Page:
I’d be more inclined to think that someone who has money at stake as well as monetary promise might be willing to respond to you. I’m guessing he hasn’t invested in this jiggery-pokery for the promised health gains to people with IBS because it wouldn’t take much digging to find that the average IBS sufferer will simply laugh at the notion that such a product could possibly help them in their most painful or explosive moments 😉
I also imagine Robert Paull isn’t au fait with the machinations of those who have created this wonderful piece of software (heavy irony wrt to ‘wonderful’) because if he was he’d already know that their track record isn’t the best. I wonder how big his equity stake happens to be and whether it’s worth the gamble given the projected high growth of this application is based on pretty dodgy data..the sort of data that the BPS regularly churn out…. we know all about this but I guess a venture capitalist hasn’t necessarily got his ear to the ground when it comes to junk science?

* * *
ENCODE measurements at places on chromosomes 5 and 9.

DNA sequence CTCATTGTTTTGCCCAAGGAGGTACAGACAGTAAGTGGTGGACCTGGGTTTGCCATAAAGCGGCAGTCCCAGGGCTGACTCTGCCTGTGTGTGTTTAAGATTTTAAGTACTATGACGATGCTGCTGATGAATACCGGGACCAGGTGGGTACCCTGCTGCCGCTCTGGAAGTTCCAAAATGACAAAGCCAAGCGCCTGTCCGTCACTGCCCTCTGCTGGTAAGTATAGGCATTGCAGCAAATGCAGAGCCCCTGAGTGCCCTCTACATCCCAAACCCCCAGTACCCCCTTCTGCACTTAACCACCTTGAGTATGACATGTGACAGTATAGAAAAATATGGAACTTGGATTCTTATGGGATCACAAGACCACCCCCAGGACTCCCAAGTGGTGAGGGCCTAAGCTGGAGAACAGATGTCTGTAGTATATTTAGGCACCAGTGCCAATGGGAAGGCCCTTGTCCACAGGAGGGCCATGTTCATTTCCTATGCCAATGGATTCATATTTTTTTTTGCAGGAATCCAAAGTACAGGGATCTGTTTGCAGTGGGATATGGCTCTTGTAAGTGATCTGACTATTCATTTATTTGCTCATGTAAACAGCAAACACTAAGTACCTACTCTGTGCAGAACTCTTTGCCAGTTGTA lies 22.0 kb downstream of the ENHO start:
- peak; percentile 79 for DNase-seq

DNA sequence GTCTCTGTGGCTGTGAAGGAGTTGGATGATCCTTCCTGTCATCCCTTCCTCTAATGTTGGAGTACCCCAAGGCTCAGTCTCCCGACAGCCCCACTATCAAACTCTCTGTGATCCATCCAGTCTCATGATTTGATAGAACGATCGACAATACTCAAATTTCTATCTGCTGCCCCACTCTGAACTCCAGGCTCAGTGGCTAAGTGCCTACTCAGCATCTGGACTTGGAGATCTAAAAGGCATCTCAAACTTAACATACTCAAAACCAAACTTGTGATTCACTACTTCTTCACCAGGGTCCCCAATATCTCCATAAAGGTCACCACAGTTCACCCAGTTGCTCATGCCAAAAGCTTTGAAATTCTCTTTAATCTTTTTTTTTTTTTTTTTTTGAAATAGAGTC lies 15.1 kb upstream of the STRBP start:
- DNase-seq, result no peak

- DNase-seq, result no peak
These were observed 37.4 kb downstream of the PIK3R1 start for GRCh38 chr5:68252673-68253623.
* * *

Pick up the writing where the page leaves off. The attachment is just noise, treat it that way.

Money talks (according to Neil Diamond at least) which is why i) the BPS crew have created this artifice, ii) a venture capitalist would think about investing, and iii) a venture capitalist might decide it’s better not to invest.. although it sounds as if that ship has already sailed.
The goal is to reduce the number of clinic visits, not the severity of symptoms. One look at this idiotic program will convince most patients to not bother to return for more abuse.